TORONTO – “With many of Ontario’s postsecondary students having been forced to adapt to new methods of learning, we know the COVID-19 pandemic has had an incredible impact on their mental health,” said Michael Tibollo, Associate Minister of Mental Health and Addictions. “Since the release of Roadmap to Wellness, we have committed to making the necessary investments to close the existing gaps in care and expand the availability of mental health and addictions services for all of Ontario’s postsecondary students.”
Confederation College in Thunder Bay will be is receiving $263,920 to provide culturally informed mental health supports for Indigenous students that are reflective of the values and cultural practices of the Anishinaabe/Ojibwe people.
The Ontario government is providing $2.39 million to help improve mental health supports and services for postsecondary students. The funding is part of Ontario’s Roadmap to Wellness and will support eight innovative projects at select colleges, universities and Indigenous Institutes.
“COVID-19 has been a difficult time for many of our college and university students. This pandemic has further underscored the need to invest in mental health services,” said Ross Romano, Minister of Colleges and Universities. “These new projects will help institutions build better services and partnerships for virtual and on-campus mental health supports – creating the best conditions possible for students to achieve their goals.”
The following projects include initiatives that will address the mental health impacts of COVID-19 and increase the availability of mental health supports for underserved black, Indigenous and Francophone students:
- Confederation College is receiving $263,920 to provide culturally informed mental health supports for Indigenous students that are reflective of the values and cultural practices of the Anishinaabe/Ojibwe people.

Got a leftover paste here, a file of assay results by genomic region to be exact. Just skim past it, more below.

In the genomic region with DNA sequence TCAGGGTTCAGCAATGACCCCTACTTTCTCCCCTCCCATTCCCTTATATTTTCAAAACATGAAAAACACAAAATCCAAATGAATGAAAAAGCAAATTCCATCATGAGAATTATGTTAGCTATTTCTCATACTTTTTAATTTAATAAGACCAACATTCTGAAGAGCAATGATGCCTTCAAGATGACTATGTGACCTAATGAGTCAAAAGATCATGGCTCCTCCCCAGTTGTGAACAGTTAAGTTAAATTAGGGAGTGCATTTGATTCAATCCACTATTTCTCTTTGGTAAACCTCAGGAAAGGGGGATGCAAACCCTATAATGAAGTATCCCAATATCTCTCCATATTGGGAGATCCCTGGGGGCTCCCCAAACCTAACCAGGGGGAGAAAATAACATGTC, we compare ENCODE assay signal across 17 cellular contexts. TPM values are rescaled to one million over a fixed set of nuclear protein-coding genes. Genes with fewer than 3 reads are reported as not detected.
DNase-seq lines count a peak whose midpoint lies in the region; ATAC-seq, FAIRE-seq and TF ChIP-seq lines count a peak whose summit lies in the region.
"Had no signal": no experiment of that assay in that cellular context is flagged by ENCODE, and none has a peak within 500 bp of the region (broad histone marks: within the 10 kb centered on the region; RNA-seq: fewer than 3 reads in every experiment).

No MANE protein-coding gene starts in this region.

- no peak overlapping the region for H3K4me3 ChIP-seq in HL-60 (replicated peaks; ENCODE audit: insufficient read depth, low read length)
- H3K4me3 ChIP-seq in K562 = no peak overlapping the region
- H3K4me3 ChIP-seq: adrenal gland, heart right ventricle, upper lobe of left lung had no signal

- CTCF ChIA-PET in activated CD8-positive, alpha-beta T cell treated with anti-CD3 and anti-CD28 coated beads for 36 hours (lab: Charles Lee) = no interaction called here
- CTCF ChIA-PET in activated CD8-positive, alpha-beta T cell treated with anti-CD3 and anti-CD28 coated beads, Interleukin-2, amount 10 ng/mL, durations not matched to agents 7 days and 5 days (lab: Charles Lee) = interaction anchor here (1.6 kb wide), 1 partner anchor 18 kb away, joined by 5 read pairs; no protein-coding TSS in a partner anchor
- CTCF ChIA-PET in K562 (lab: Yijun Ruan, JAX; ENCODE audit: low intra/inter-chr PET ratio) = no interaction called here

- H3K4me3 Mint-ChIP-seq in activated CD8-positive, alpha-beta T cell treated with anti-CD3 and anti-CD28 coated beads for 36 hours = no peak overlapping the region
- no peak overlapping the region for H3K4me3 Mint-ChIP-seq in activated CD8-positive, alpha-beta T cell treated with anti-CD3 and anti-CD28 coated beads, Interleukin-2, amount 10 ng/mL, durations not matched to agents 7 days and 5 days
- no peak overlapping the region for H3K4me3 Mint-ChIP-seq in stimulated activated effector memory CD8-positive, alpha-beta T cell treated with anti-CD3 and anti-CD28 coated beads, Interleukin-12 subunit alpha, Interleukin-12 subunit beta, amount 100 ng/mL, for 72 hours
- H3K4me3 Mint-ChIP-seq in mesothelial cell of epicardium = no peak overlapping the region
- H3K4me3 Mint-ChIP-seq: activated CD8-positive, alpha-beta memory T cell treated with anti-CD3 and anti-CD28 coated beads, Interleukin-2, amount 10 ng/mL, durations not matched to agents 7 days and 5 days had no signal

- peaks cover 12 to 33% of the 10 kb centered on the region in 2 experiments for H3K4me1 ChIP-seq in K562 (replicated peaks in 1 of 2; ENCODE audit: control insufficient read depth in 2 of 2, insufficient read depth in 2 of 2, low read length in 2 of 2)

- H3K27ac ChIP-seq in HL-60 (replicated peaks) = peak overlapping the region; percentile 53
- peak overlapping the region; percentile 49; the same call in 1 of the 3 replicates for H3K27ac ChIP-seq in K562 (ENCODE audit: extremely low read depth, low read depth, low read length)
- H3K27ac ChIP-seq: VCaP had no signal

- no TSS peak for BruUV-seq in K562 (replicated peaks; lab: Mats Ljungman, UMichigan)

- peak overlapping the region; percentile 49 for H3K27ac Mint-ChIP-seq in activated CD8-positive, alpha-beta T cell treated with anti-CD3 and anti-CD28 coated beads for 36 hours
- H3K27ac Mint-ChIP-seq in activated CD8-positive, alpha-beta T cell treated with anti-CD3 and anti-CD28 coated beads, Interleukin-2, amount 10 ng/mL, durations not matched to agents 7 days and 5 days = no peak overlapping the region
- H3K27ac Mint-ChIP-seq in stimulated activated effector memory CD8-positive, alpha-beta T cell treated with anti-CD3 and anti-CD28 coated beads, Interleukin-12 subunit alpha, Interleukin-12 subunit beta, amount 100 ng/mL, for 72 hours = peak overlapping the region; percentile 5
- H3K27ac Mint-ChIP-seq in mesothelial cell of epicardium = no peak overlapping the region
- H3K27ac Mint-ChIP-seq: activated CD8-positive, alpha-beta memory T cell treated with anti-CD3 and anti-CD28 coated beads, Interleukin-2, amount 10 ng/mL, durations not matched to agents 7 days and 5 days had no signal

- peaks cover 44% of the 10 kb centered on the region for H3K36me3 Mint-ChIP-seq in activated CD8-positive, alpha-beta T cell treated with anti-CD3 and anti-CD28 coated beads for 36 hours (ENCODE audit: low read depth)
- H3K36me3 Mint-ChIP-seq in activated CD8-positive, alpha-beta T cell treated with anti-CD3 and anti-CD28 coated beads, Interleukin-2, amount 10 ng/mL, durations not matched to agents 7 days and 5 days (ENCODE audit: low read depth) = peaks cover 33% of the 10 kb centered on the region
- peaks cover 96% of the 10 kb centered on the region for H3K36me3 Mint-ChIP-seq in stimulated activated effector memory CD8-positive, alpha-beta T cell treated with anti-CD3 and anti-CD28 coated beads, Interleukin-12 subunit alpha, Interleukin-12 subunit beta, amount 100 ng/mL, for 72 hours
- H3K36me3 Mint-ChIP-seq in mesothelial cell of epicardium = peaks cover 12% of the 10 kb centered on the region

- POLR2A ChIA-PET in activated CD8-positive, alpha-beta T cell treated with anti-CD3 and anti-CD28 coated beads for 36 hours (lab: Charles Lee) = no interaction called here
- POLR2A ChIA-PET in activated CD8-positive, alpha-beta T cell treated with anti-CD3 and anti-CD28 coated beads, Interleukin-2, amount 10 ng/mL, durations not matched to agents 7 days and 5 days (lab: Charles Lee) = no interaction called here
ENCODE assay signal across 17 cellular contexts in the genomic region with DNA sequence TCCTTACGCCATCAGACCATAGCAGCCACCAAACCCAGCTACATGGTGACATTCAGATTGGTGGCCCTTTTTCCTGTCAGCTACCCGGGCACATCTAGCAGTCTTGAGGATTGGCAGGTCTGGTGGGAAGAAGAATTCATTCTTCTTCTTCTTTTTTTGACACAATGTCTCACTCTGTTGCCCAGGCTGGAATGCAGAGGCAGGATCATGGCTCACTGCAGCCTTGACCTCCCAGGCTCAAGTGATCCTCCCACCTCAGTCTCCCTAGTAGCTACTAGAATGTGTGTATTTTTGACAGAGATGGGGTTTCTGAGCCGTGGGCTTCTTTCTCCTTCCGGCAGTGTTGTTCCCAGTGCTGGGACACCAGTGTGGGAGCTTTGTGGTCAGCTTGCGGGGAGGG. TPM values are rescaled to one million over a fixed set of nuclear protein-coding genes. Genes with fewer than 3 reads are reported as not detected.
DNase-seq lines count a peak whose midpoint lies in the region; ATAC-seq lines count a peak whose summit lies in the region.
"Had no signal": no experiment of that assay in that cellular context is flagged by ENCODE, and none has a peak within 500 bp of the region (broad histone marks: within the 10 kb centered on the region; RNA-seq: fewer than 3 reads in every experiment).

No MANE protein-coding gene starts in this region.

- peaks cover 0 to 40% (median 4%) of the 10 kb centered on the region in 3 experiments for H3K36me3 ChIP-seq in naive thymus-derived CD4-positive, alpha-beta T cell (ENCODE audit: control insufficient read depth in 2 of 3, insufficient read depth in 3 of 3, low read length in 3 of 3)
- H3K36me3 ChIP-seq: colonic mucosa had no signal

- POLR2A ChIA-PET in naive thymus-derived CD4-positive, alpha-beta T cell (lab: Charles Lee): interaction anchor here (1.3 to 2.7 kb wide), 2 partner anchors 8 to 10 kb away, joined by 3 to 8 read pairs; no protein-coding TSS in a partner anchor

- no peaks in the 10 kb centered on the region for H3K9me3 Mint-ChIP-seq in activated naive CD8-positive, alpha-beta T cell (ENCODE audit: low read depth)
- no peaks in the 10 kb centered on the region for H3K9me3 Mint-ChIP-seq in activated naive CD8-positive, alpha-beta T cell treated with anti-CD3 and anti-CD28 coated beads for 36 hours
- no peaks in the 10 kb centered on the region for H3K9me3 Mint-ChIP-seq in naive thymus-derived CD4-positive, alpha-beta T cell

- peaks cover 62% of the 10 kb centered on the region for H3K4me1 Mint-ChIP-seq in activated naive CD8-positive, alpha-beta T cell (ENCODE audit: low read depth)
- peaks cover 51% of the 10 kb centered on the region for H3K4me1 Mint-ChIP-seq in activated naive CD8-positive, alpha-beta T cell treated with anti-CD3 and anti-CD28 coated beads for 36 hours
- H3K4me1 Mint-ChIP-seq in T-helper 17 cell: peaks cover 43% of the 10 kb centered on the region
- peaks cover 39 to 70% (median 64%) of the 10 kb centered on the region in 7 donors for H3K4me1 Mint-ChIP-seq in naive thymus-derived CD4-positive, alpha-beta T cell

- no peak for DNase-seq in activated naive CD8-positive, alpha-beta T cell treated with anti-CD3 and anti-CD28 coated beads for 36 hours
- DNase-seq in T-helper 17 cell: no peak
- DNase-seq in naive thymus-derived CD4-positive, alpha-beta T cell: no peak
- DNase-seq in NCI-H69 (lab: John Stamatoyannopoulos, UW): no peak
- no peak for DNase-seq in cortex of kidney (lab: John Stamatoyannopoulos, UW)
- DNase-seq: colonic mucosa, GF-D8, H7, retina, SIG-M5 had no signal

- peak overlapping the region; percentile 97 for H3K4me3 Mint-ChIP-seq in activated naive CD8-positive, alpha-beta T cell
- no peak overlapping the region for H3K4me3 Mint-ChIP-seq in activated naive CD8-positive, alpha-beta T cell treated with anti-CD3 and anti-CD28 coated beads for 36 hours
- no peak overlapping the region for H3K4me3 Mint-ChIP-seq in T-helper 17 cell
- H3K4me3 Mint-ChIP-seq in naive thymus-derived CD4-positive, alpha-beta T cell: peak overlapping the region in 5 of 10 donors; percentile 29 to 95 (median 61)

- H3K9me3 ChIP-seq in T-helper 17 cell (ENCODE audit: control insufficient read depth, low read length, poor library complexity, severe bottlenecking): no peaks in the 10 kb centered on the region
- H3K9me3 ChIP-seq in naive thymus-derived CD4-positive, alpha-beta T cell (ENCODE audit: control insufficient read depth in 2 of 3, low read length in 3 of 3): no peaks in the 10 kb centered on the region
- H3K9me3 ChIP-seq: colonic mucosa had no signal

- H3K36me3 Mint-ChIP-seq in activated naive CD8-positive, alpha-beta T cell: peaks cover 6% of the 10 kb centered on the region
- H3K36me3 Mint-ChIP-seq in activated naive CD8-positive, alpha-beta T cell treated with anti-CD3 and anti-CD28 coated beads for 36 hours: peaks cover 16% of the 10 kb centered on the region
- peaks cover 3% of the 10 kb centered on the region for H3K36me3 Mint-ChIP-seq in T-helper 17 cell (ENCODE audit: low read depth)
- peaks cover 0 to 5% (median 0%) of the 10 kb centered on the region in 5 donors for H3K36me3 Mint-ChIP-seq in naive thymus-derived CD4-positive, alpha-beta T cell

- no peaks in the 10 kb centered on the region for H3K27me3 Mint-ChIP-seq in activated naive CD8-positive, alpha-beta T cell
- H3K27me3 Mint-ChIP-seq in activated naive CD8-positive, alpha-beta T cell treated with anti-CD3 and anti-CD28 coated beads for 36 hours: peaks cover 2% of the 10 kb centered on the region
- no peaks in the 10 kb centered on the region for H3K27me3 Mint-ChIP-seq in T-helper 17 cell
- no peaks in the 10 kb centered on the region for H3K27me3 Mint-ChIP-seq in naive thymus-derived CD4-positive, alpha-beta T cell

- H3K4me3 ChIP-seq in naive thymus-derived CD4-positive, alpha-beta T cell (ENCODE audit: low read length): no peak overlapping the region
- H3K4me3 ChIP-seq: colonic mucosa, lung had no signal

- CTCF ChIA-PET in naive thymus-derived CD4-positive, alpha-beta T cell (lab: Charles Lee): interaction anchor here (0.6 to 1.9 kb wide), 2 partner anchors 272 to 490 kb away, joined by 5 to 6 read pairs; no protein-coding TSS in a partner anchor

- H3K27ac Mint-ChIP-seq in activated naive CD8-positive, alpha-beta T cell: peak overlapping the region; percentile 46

- Western University is receiving $365,000 to provide supports for black and Indigenous students struggling with mental health and wellbeing challenges, both pre-existing and those exacerbated by COVID-19.
- Centre Labelle is receiving $170,040 to increase availability of mental health services for underserved Francophone students with a focus on international and racialized students at Hearst University.
- Durham College is receiving $184,000 to provide a series of workshops, volunteer opportunities and information sessions to address social isolation and grief due to COVID-19.
- University of Ottawa is receiving $557,200 to support a physical-virtual peer support wellness lounge; a case management model for at-risk students; and a health and well-being literacy campaign aimed at vulnerable populations.
- St. Lawrence College is receiving $168,640 to provide mental health supports in on-campus residences, including after-hours and on weekends.
- Canadore College is receiving $375,621 to provide virtual and in-person counselling services and ensure mental health supports address the unique needs of their students.
- Get-A-Head, a private company, is receiving $300,000 to employ artificial intelligence to support the delivery of virtual mental health services at Humber College, Six Nations Polytechnic and University of Waterloo.